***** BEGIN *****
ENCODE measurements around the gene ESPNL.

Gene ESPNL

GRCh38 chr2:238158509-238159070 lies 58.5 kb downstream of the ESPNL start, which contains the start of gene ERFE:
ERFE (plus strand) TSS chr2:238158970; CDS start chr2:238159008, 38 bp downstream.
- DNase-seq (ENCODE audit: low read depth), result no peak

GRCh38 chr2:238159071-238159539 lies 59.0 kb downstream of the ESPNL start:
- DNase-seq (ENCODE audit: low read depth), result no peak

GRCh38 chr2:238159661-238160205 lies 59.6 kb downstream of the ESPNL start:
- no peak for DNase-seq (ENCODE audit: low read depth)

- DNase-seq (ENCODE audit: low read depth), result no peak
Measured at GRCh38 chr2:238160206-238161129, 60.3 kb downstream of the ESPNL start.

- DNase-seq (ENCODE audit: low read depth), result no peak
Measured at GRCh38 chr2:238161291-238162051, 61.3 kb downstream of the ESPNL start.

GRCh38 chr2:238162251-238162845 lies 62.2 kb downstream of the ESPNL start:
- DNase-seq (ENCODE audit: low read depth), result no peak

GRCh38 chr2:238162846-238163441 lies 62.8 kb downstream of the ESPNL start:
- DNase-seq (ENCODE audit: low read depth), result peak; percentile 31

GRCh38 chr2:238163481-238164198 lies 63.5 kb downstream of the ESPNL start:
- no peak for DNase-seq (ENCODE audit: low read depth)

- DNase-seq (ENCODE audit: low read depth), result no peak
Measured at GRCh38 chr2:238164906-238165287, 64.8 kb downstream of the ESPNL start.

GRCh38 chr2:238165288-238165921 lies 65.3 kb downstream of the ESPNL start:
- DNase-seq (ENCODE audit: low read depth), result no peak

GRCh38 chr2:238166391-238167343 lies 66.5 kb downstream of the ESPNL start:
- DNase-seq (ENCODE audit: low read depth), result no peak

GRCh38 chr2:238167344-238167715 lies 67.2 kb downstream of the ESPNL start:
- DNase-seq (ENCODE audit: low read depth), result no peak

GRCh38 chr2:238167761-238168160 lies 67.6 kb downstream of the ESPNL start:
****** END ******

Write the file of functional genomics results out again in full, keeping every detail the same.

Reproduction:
ENCODE measurements around the gene ESPNL.

Gene ESPNL

GRCh38 chr2:238158509-238159070 lies 58.5 kb downstream of the ESPNL start, which contains the start of gene ERFE:
ERFE (plus strand) TSS chr2:238158970; CDS start chr2:238159008, 38 bp downstream.
- DNase-seq (ENCODE audit: low read depth), result no peak

GRCh38 chr2:238159071-238159539 lies 59.0 kb downstream of the ESPNL start:
- DNase-seq (ENCODE audit: low read depth), result no peak

GRCh38 chr2:238159661-238160205 lies 59.6 kb downstream of the ESPNL start:
- no peak for DNase-seq (ENCODE audit: low read depth)

- DNase-seq (ENCODE audit: low read depth), result no peak
Measured at GRCh38 chr2:238160206-238161129, 60.3 kb downstream of the ESPNL start.

- DNase-seq (ENCODE audit: low read depth), result no peak
Measured at GRCh38 chr2:238161291-238162051, 61.3 kb downstream of the ESPNL start.

GRCh38 chr2:238162251-238162845 lies 62.2 kb downstream of the ESPNL start:
- DNase-seq (ENCODE audit: low read depth), result no peak

GRCh38 chr2:238162846-238163441 lies 62.8 kb downstream of the ESPNL start:
- DNase-seq (ENCODE audit: low read depth), result peak; percentile 31

GRCh38 chr2:238163481-238164198 lies 63.5 kb downstream of the ESPNL start:
- no peak for DNase-seq (ENCODE audit: low read depth)

- DNase-seq (ENCODE audit: low read depth), result no peak
Measured at GRCh38 chr2:238164906-238165287, 64.8 kb downstream of the ESPNL start.

GRCh38 chr2:238165288-238165921 lies 65.3 kb downstream of the ESPNL start:
- DNase-seq (ENCODE audit: low read depth), result no peak

GRCh38 chr2:238166391-238167343 lies 66.5 kb downstream of the ESPNL start:
- DNase-seq (ENCODE audit: low read depth), result no peak

GRCh38 chr2:238167344-238167715 lies 67.2 kb downstream of the ESPNL start:
- DNase-seq (ENCODE audit: low read depth), result no peak

GRCh38 chr2:238167761-238168160 lies 67.6 kb downstream of the ESPNL start: